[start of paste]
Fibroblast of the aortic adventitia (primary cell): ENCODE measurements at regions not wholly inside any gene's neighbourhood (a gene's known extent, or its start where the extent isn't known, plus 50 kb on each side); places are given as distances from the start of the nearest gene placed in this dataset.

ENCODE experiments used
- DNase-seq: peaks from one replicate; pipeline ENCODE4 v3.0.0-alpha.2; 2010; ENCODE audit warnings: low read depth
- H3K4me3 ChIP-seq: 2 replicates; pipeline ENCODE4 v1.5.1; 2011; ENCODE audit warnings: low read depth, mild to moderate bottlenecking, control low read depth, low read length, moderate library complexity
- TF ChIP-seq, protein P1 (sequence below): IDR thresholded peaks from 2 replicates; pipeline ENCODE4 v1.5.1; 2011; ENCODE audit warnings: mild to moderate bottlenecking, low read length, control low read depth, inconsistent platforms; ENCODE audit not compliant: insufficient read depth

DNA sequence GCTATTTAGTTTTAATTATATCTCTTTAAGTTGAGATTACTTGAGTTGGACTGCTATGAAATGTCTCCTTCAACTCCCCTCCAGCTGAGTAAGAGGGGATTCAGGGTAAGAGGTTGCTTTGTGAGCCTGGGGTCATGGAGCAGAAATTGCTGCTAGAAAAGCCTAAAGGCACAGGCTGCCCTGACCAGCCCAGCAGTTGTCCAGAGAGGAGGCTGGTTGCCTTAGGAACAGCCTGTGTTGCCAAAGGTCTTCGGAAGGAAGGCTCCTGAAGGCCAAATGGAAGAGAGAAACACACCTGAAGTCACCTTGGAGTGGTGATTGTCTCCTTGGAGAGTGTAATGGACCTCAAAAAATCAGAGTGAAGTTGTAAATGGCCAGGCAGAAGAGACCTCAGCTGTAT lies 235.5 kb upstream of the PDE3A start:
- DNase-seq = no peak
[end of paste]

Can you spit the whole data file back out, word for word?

Fibroblast of the aortic adventitia (primary cell): ENCODE measurements at regions not wholly inside any gene's neighbourhood (a gene's known extent, or its start where the extent isn't known, plus 50 kb on each side); places are given as distances from the start of the nearest gene placed in this dataset.

ENCODE experiments used
- DNase-seq: peaks from one replicate; pipeline ENCODE4 v3.0.0-alpha.2; 2010; ENCODE audit warnings: low read depth
- H3K4me3 ChIP-seq: 2 replicates; pipeline ENCODE4 v1.5.1; 2011; ENCODE audit warnings: low read depth, mild to moderate bottlenecking, control low read depth, low read length, moderate library complexity
- TF ChIP-seq, protein P1 (sequence below): IDR thresholded peaks from 2 replicates; pipeline ENCODE4 v1.5.1; 2011; ENCODE audit warnings: mild to moderate bottlenecking, low read length, control low read depth, inconsistent platforms; ENCODE audit not compliant: insufficient read depth

DNA sequence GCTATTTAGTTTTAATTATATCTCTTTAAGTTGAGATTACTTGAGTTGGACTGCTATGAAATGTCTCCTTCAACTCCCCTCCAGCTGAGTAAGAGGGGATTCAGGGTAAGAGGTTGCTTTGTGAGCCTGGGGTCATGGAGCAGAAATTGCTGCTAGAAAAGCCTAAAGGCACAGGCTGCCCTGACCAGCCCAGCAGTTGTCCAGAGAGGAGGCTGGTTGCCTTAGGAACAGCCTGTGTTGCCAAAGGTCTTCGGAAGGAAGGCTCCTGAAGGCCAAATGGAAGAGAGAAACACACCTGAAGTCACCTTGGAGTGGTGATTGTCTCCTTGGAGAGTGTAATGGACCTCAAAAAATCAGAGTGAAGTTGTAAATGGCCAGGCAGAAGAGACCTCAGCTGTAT lies 235.5 kb upstream of the PDE3A start:
- DNase-seq = no peak